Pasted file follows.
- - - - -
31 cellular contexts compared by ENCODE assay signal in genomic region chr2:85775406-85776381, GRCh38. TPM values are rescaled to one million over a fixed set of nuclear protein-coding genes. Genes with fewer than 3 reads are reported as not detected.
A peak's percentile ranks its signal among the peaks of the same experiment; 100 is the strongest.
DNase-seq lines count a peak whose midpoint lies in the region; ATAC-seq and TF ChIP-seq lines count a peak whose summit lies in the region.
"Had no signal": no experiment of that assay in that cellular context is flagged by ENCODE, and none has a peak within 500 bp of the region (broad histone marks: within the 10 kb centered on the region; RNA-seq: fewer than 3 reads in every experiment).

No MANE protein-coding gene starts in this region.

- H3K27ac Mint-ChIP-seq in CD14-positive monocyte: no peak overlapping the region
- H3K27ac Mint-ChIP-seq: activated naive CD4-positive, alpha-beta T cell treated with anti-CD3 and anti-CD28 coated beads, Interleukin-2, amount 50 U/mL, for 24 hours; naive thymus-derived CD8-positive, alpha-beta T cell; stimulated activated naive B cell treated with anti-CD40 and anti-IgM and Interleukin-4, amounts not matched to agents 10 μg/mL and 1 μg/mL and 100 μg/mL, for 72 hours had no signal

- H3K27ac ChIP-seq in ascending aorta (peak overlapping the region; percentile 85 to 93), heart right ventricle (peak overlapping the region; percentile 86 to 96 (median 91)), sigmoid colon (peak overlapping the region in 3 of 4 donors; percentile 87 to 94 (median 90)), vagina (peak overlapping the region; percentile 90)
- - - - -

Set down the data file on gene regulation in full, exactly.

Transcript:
31 cellular contexts compared by ENCODE assay signal in genomic region chr2:85775406-85776381, GRCh38. TPM values are rescaled to one million over a fixed set of nuclear protein-coding genes. Genes with fewer than 3 reads are reported as not detected.
A peak's percentile ranks its signal among the peaks of the same experiment; 100 is the strongest.
DNase-seq lines count a peak whose midpoint lies in the region; ATAC-seq and TF ChIP-seq lines count a peak whose summit lies in the region.
"Had no signal": no experiment of that assay in that cellular context is flagged by ENCODE, and none has a peak within 500 bp of the region (broad histone marks: within the 10 kb centered on the region; RNA-seq: fewer than 3 reads in every experiment).

No MANE protein-coding gene starts in this region.

- H3K27ac Mint-ChIP-seq in CD14-positive monocyte: no peak overlapping the region
- H3K27ac Mint-ChIP-seq: activated naive CD4-positive, alpha-beta T cell treated with anti-CD3 and anti-CD28 coated beads, Interleukin-2, amount 50 U/mL, for 24 hours; naive thymus-derived CD8-positive, alpha-beta T cell; stimulated activated naive B cell treated with anti-CD40 and anti-IgM and Interleukin-4, amounts not matched to agents 10 μg/mL and 1 μg/mL and 100 μg/mL, for 72 hours had no signal

- H3K27ac ChIP-seq in ascending aorta (peak overlapping the region; percentile 85 to 93), heart right ventricle (peak overlapping the region; percentile 86 to 96 (median 91)), sigmoid colon (peak overlapping the region in 3 of 4 donors; percentile 87 to 94 (median 90)), vagina (peak overlapping the region; percentile 90)